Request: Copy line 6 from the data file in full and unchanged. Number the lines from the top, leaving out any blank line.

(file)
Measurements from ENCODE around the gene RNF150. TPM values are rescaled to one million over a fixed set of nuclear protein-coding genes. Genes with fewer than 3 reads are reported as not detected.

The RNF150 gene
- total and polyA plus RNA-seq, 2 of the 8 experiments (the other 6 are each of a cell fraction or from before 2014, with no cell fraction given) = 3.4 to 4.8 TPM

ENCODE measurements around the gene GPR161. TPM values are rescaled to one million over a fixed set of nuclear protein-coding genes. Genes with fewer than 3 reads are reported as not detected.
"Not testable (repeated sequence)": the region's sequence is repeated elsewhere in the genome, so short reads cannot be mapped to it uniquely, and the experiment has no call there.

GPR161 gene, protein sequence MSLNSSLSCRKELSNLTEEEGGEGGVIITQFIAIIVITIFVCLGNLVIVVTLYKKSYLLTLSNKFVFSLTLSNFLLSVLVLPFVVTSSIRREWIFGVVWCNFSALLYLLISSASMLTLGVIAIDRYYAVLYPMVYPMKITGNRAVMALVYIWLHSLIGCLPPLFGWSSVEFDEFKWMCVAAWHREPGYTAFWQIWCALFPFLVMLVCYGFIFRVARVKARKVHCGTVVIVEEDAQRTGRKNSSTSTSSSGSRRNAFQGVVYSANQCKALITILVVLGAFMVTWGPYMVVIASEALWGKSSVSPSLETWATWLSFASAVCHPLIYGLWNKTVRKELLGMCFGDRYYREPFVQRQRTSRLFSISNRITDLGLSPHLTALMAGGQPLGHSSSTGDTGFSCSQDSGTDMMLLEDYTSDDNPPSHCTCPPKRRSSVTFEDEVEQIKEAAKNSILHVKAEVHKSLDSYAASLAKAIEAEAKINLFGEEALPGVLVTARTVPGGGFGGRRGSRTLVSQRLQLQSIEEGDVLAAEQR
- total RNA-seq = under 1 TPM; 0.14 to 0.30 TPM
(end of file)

GPR161 gene, protein sequence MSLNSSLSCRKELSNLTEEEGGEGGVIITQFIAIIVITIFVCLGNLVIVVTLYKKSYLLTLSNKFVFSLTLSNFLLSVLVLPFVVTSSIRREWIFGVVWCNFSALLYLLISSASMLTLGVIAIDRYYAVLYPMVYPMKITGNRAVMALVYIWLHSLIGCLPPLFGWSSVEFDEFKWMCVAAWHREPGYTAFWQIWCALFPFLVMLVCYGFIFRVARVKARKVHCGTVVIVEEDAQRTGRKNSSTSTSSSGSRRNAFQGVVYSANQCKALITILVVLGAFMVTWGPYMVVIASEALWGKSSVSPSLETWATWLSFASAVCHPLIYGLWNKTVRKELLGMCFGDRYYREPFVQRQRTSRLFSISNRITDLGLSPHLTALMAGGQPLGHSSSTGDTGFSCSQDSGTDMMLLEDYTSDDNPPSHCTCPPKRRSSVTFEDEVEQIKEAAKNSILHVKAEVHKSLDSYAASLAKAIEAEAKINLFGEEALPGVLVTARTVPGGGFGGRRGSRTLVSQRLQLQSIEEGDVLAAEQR